SustainabilityMarch 22, 2024

Hydrogen: the Future of Aviation?

The aviation sector is faced with a daunting challenge: to reduce greenhouse gas emissions. Hydrogen is an emerging solution.
Avatar David Ziegler

According to figures from the International Civil Aviation Organization (ICAO), CO2 emissions from air travel in 2022 rose to 910 million metric tons. On the European scale, aviation is the second biggest emitter of CO2 after road transportation. In time for the Paris Air Show, Ademe—the French Agency for Ecological Transition—recently published an article in the newspaper Ouest-France, in which it stated that the 21 million metric tons of greenhouse gases emitted by the aviation sector in France accounted for 5.3% of the country’s overall emissions. Furthermore, it appears that domestic air travel accounts for 25% of those emissions. The remaining three quarters are linked to international air travel..

A Climate and Resilience law passed in France on August 22, 2021, requires airlines to offset 70% of their carbon emissions from domestic flights by 2023 and 100% by 2024, with the goal of reaching carbon neutrality for domestic flights. A variety of measures have been enacted to further accelerate efforts to reduce greenhouse gas emissions in the aviation sector, and the regulatory authority is playing an active role in that transformation.

Setting the Stage for the Emergence of Sustainable Aviation Fuels…

In its 2022 Environmental Report, the French Civil Aviation Authority indicated that the adoption of sustainable fuels in the aviation sector is gradually increasing: forecast to reach 2% by 2025, then 6% by 2030… and up to 70% by 2050 (instead of 50%), including 35% electrofuels, also known as e-fuels. “Synthetic low-carbon fuels produced using hydrogen from the nuclear power industry can be taken into account in the calculation of progress towards the goal of incorporating low-carbon fuels, as set out by the French government,” stated the report.

At this point, no one doubts the need to take action. Technological breakthroughs, new fuels, whatever the preferred scenario, the aviation industry is going to have to change, and Dassault Systèmes intends to play a pivotal role in that transformation. For this situation, hydrogen appears as an alternative fuel to be actively developed due to its several advantages offered.

The Advantages of Hydrogen for the Aviation Sector

Like any human activity, aviation is responsible for a non-negligible share of carbon (CO2) emissions at the global scale. Faced with growing pressure to reduce greenhouse gas emissions as part of efforts to combat global warming, the aviation industry is searching for alternatives to fossil fuels. Hydrogen stands out as an appealing option, primarily for its lack of CO2 emissions. Hydrogen burns cleanly, producing only water as a by-product, making it an environmentally-friendly energy source.

While hydrogen has a high energy density, it is far lower than that of kerosene. As a result, controlling the size of fuel tanks is a priority area of innovation when it comes to fostering the development of hydrogen as a fuel in the aviation sector. Since hydrogen engines are quieter than internal combustion engines, the reduction of noise emissions is another advantage that also addresses legitimate concerns of communities residing near airport infrastructures. In terms of global politics, the goal of reducing dependence on imported oil comes in response to an economic challenge that weighs heavily in the equation.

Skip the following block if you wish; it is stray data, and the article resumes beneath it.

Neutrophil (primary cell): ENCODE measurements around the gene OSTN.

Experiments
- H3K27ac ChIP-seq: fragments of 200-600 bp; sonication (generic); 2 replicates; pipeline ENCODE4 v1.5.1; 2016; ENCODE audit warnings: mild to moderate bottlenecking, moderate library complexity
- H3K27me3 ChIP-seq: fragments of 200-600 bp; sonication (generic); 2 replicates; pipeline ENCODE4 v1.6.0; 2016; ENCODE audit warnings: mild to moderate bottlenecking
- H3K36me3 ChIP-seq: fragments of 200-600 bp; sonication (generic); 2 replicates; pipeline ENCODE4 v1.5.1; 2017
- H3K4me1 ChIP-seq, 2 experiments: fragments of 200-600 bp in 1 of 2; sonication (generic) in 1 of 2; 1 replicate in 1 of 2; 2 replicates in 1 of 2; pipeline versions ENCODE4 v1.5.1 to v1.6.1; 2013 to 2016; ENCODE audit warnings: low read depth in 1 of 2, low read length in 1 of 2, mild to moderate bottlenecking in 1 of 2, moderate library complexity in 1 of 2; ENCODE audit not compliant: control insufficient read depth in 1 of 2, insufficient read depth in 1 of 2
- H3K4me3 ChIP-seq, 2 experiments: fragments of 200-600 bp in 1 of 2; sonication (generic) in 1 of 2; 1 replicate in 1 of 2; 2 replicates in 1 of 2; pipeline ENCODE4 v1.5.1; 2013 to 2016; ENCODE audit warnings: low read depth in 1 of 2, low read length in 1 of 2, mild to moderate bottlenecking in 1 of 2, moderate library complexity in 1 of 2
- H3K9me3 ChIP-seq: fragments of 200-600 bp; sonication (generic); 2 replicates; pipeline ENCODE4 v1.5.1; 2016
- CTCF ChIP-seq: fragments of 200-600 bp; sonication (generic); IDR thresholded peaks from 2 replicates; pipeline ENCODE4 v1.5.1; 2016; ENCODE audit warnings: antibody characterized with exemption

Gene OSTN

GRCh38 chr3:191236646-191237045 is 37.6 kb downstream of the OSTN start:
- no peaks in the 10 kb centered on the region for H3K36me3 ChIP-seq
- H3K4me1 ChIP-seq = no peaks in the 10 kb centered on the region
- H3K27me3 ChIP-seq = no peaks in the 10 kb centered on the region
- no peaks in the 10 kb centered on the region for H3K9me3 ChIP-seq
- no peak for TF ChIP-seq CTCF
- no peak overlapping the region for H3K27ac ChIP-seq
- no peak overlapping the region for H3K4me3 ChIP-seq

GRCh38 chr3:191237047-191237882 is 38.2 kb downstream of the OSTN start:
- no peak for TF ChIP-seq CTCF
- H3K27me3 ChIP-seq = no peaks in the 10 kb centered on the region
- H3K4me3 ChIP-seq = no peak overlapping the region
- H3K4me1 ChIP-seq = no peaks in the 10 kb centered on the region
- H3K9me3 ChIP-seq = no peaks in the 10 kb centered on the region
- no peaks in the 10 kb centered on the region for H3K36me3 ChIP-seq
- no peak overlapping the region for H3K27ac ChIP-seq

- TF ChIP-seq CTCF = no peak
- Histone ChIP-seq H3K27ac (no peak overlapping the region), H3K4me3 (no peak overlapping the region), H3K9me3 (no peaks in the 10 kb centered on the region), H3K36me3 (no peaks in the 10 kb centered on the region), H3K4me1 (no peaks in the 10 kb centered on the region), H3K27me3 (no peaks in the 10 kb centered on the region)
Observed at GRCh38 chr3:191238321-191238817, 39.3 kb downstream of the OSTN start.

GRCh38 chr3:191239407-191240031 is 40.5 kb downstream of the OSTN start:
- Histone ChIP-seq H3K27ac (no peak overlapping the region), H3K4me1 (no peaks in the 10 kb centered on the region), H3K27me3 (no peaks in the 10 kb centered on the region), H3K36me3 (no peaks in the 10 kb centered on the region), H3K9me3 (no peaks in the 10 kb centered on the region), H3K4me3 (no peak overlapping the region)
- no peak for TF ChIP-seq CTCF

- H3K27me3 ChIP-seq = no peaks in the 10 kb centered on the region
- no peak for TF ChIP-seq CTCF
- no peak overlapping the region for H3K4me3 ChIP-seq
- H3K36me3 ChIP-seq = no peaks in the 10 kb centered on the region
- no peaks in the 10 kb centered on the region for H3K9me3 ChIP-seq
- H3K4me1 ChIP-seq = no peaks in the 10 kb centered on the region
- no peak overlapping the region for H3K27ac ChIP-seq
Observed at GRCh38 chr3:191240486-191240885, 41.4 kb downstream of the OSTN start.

Ensuring the Transition to Hydrogen in the Aviation Sector

To fully take advantage of the benefits of hydrogen, aviation must undergo a significant transition. Obviously, the first step consists of developing aircraft specifically designed to use hydrogen as their fuel. Aircraft manufacturers are already working on such prototypes. Those aircrafts will need to be equipped with hydrogen tanks that are safe, and specially adapted engines. Dassault Systèmes’ solutions, which rely on both the collaborative dimension of innovation, digital simulation, and virtual twins, contribute massively to accelerating the transformation of the sector. Among the real-world examples is DragonFly, developed by Blue Spirit Aero. Expected to enter service in 2027, the Dragonfly is a lightweight aircraft designed for pilot training schools. It is powered by a hydrogen fuel cell, emitting only water.

While the adoption of hydrogen appears as an essential path to explore for decarbonizing the aviation sector, there are still many hurdles to overcome. Specifically, hydrogen production is a particularly energy intensive process, and unless powered by renewable energies, the environmental benefits of hydrogen are limited. Therefore, it is essential to establish a hydrogen supply chain, from production to distribution, centered around renewable energies. This production process must be environmentally responsible to ensure the environmental sustainability of hydrogen as a fuel.

After redesigning aircraft and setting the stage for the emergence of an industry that can produce, store, and supply “clean” hydrogen, the third major challenge consists of adapting airport infrastructure to this major transformation. Airports will need to have hydrogen fueling stations so that the hydrogen fuel tanks of aircraft can be refilled promptly. This infrastructure will need to be gradually implemented. While this undertaking faces real technical and organizational challenges, hydrogen offers a sustainable and responsible outlook for the future of aviation, conditional on the rise of an industrial sector that can produce, supply, and store hydrogen without emitting CO2 in the process!

Did you find this article interesting? Learn more about the initiatives of Dassault Systèmes in support of the Aerospace and Defense industry.

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